I have also concluded that we need to act against a number of undesirable practices identified in the review of the working of the Estate Agents Act 1979 recently published by the Director General of Fair Trading. I intend to do this by introducing an order under Section 3 of the Act which would define certain practices as "undesirable". I expect these to include, for instance, tie-in sales where the agent refuses to pass on bids unless the purchaser agrees to arrange finance or insurance with hin, "bidding-up", misleading advertising and unfair or misleading contract terms. If an agent is found to be engaging in "undesirable" practices, the director general will have the power to prohibit that person from doing estate agency work. The exact wording of the order will follow from how the code of practice is set out, and I hope to lay an order soon after the director general makes his report next year.
I have also asked the director general to review the arguments for extending the Trade Description Act 1968 to misdescriptions of property.
In the course of my review discussions of the problems and potential solutions have gone wider than estate agency, and have touched on other aspects of the property transfer system. I look forward with interest to announcements by my noble and learned Friend the Lord Chancellor on the subject of competition in conveyancing, and by the Secretaries of State for Scotland and Northern Ireland on the conclusions to their reviews on the position there.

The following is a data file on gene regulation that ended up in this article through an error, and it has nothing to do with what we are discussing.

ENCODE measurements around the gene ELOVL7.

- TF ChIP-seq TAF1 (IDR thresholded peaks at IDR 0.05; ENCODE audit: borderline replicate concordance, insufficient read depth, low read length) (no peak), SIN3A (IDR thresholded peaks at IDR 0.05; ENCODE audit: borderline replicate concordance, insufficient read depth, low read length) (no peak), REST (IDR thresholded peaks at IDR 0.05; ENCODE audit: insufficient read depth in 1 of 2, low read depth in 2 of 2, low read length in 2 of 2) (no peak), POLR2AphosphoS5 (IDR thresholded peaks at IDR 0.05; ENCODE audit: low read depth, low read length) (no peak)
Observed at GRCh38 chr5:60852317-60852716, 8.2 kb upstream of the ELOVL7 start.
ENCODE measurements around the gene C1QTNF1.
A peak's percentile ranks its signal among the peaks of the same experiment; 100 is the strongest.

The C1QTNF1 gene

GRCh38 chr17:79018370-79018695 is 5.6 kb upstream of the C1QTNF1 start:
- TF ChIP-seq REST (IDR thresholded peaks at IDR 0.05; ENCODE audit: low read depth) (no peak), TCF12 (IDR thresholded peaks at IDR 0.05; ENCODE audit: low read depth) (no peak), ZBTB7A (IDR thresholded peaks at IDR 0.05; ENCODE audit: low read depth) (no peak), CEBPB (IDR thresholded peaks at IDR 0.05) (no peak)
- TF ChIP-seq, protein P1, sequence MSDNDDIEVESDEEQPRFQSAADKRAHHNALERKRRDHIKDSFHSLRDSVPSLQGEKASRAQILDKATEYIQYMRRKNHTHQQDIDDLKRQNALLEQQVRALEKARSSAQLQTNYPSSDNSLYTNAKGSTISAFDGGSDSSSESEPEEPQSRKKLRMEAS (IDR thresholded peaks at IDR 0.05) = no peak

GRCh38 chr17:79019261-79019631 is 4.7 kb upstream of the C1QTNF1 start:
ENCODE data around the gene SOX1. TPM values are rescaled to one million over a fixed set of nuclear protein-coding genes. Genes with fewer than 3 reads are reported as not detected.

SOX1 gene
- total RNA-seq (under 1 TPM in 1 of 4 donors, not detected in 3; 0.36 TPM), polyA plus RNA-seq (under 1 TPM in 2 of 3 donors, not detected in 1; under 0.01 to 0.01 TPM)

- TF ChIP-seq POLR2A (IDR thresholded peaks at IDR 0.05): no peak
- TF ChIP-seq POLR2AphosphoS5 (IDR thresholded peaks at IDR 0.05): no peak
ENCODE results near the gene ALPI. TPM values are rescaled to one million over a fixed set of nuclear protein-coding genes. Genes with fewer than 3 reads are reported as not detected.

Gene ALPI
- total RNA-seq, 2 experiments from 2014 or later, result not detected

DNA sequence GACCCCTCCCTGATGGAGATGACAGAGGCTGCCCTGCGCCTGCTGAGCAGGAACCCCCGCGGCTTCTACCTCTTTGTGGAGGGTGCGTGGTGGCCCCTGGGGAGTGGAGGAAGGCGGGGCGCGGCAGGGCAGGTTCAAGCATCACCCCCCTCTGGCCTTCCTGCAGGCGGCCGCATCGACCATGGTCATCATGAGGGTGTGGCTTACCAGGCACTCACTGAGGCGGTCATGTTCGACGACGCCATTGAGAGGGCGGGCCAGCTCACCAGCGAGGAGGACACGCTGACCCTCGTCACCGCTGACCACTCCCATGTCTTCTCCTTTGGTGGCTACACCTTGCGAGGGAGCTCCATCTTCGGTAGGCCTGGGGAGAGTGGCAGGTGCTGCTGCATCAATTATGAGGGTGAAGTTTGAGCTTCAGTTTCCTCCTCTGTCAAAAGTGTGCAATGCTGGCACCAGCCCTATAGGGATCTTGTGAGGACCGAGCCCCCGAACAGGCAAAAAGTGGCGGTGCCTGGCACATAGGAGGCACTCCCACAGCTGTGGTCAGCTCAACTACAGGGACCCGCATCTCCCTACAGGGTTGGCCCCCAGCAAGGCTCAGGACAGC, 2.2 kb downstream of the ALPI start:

Copies of my report have been placed in the Library and the Vote Office.
Mr. Newton : I have received a number of representations from business about the effects of interest rates on investment. Investment has continued to rise strongly and the DTI's June survey of investment intentions shows that a rise of 13 per cent. of total investment is expected in 1989, with a further increase in 1990.
Mr. Maude : I have had meetings with the Brewers Society and with a number of brewers individually. I have also met representatives of the National Licensed Victuallers Association, the Campaign for Real Ale, the Consumers Association and others. In addition, the Department has received a number of letters, representing a range of views.
Mr. Alan Clark : I attended, and spoke at, the British Footwear Manufacturers Federation's annual luncheon on 14 June. Various issues arose, including the EC Commission's investigation into imports of footwear from Taiwan and South Korea and United Kingdom objectives for the GATT Uruguay round.